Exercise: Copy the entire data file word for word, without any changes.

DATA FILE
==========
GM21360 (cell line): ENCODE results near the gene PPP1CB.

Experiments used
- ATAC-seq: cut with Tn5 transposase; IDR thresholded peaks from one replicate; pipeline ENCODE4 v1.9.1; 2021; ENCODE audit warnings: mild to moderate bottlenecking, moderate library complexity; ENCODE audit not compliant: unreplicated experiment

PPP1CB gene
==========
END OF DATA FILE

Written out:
GM21360 (cell line): ENCODE results near the gene PPP1CB.

Experiments used
- ATAC-seq: cut with Tn5 transposase; IDR thresholded peaks from one replicate; pipeline ENCODE4 v1.9.1; 2021; ENCODE audit warnings: mild to moderate bottlenecking, moderate library complexity; ENCODE audit not compliant: unreplicated experiment

PPP1CB gene